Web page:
Effective employee training is one of the top three ways of reducing the cost of a data breach to your business according to new research.
The IBM-sponsored study ‘2017 Cost of a Data Breach Study’ was conducted independently by the highly regarded Ponemon Institute and the findings certainly make interesting reading.
For instance, did you know that the chances of being struck by lightning this year are 1 in 960.000 but when it comes to being the victim of a data breach the odds tumble to just 1 in 4?
The findings also reveal that the average total cost of a data breach is now an eye-watering £2.76 million, whilst the global average cost per record resulting from a breach is £107.
With figures like that it’s clear that responding to the breach as quickly as possible is key in reducing the potential losses to your business. And effective employee training is one of the top three ways of doing so. The emphasis here is on ensuring that members of staff are aware of the procedures and their associated responsibilities in the event of a breach so that both financial and reputational damage can be limited.
Having an incident response team in place is another significant requirement – it’s vital to have access to the necessary skills and knowledge in order to identify what has happened, establish how the attacker has gained access to your data and resolve the problem as speedily as possible.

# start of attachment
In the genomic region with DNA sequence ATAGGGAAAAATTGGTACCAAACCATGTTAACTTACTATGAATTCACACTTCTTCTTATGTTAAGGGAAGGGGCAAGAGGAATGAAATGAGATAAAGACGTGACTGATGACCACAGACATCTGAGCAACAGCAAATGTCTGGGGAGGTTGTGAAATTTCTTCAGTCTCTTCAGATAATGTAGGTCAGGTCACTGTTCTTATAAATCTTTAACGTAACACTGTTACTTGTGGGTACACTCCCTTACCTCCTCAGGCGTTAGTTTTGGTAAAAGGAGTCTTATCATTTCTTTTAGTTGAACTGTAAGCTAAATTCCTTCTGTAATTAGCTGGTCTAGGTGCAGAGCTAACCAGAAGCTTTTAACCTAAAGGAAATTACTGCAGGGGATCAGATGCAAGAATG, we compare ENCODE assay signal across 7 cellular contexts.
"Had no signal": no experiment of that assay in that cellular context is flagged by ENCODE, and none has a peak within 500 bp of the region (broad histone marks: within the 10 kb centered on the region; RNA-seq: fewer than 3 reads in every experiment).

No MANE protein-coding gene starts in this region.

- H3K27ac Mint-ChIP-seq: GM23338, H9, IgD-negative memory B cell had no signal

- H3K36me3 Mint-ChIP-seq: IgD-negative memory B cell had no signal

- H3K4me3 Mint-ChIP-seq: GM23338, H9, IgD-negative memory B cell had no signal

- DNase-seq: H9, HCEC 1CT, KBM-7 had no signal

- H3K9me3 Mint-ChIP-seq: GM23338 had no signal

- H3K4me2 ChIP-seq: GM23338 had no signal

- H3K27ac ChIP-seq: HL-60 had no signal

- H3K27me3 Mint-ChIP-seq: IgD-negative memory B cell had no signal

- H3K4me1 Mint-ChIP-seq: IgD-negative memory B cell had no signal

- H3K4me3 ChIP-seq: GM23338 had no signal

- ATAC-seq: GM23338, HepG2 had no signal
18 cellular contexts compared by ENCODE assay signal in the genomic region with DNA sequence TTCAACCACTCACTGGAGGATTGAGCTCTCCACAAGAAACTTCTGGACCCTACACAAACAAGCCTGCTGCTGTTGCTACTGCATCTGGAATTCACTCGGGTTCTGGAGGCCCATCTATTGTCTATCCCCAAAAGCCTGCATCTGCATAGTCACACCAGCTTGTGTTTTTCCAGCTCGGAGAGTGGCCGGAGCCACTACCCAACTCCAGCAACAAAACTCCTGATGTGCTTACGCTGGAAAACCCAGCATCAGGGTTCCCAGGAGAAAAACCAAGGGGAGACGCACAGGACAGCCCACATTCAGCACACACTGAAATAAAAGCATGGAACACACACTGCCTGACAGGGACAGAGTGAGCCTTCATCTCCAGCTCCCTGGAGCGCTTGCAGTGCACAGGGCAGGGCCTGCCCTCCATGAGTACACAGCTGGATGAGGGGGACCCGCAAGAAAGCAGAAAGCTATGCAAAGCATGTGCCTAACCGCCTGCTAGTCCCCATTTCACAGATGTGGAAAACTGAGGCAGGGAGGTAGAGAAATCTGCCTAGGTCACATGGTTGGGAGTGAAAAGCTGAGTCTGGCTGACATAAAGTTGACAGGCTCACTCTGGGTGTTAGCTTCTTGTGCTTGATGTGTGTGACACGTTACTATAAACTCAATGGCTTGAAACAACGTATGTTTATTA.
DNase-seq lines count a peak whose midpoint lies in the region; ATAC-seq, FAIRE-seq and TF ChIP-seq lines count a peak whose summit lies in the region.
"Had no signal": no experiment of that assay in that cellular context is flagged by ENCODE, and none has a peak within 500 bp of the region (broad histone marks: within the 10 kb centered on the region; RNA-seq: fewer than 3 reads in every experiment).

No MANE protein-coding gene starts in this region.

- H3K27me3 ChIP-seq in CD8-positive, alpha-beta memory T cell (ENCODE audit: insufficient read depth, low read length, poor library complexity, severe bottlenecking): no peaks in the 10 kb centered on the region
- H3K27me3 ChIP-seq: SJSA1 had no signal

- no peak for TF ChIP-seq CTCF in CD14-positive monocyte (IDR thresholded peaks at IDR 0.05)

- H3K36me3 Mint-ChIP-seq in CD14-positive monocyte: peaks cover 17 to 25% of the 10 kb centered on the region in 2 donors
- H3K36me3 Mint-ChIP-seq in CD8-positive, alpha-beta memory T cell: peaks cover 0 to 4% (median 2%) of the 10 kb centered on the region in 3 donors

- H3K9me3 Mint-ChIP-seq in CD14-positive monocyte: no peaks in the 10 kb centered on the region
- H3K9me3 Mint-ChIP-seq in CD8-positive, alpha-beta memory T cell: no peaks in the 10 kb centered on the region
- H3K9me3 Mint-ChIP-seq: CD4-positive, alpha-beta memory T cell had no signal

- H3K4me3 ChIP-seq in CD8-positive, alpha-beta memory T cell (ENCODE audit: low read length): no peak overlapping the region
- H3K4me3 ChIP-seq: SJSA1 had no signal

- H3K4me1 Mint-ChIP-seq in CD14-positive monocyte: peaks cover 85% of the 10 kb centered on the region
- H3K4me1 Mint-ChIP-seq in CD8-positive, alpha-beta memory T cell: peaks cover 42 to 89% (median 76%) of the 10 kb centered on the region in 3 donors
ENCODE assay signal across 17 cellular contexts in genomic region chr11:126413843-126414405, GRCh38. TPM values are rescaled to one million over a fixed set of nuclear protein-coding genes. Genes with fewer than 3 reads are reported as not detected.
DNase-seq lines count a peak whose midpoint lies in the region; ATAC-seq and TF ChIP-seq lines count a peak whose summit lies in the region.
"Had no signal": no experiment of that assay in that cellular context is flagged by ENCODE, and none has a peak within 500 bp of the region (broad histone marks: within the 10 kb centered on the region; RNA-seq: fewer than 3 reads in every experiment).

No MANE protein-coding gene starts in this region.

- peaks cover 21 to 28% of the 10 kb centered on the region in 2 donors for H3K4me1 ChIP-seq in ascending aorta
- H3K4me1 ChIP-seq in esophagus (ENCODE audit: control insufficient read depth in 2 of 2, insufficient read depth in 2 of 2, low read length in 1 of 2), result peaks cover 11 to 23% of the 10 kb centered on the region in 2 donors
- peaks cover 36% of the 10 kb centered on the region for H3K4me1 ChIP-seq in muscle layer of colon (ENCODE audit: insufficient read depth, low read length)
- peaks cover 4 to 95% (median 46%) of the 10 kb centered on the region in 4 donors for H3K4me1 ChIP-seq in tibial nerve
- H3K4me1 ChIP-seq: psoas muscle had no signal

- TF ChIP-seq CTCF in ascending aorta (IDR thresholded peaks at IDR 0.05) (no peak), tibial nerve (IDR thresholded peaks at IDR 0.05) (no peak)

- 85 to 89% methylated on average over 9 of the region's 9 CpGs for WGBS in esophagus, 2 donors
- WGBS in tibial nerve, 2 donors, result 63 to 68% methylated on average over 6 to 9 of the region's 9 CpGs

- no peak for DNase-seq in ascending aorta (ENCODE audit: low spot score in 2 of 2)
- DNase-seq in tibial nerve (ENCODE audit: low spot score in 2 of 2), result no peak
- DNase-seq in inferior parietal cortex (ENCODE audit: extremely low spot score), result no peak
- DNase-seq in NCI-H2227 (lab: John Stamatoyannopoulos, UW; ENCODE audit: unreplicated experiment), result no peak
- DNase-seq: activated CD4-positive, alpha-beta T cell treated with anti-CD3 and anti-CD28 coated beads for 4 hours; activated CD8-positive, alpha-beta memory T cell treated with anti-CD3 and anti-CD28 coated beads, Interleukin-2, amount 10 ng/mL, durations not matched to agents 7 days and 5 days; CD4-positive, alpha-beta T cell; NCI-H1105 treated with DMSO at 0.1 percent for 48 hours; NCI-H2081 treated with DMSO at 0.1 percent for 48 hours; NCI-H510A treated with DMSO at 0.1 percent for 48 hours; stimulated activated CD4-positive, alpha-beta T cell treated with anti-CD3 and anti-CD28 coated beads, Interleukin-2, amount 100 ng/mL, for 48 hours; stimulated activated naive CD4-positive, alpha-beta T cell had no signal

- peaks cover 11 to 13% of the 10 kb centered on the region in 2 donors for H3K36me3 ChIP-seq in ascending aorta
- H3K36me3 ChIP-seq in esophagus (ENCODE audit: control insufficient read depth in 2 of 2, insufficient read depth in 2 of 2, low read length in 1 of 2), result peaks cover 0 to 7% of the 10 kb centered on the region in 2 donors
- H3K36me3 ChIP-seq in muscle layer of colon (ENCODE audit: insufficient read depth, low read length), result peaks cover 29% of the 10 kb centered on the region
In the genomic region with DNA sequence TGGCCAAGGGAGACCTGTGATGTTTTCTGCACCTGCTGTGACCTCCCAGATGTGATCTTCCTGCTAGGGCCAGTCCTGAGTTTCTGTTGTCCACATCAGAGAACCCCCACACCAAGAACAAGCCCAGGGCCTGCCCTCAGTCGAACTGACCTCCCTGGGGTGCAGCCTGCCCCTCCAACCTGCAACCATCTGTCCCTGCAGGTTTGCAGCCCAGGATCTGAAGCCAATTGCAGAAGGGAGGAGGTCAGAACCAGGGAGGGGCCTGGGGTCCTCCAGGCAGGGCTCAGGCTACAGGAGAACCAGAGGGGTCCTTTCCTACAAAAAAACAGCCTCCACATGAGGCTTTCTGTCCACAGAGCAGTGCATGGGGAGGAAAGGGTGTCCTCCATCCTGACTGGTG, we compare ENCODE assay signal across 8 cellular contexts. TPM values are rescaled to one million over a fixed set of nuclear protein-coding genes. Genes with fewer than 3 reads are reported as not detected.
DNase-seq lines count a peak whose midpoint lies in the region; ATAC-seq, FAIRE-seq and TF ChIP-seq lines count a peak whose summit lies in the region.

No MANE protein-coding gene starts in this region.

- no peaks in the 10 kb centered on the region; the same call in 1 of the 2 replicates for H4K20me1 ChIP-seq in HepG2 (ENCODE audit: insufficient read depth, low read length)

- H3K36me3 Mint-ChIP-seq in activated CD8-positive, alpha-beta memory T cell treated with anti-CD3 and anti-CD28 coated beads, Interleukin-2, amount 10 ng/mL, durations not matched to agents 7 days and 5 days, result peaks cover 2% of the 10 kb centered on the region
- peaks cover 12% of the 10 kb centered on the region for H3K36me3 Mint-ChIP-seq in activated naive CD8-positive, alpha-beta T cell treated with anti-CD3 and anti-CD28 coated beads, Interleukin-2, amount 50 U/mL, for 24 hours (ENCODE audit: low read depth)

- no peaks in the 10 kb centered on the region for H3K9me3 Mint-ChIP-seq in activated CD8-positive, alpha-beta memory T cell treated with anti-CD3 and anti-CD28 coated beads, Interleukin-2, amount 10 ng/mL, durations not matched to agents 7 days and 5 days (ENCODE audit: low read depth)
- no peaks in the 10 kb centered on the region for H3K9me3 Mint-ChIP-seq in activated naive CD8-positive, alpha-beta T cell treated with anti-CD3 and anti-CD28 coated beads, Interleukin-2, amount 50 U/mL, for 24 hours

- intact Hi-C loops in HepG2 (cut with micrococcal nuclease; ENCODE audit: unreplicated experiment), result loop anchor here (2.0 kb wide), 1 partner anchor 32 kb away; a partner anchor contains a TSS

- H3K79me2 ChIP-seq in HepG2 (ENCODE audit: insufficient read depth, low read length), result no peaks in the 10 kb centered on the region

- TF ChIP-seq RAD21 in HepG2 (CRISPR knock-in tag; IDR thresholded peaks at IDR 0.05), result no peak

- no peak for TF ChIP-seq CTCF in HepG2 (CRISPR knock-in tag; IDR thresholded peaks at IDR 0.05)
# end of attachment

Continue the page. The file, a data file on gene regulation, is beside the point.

The third approach to reducing the cost of a breach is to make extensive use of encryption, so that even if the attacker is able to get hold of your data and records they’ll be unable to actually gain access to it.
The report also usefully includes a series of steps that you should take to accelerate your response to a security incident in order to minimise the cost and impact. These include:
• Identify what has happened as quickly as possible – what the attacker has access to and how to contain and remove that access
• Access the data needed to answer investigative questions – these may be in the form of logs and tools that will help to understand what has happened
• Mitigate the attacker’s access quickly – for example by executing an enterprise-wide password reset, resetting your service accounts and establishing how many of your service accounts have domain administrator credentials
• Establish and document an internal communications plan – this will help to reduce confusion if you have, for instance, to reset all user passwords and will also help to ensure that employees understand what they can and cannot share publicly about the breach
Hopefully you won’t fall victim to a breach and need to action the above points, but remember that the chances are now just 1 in 4…!
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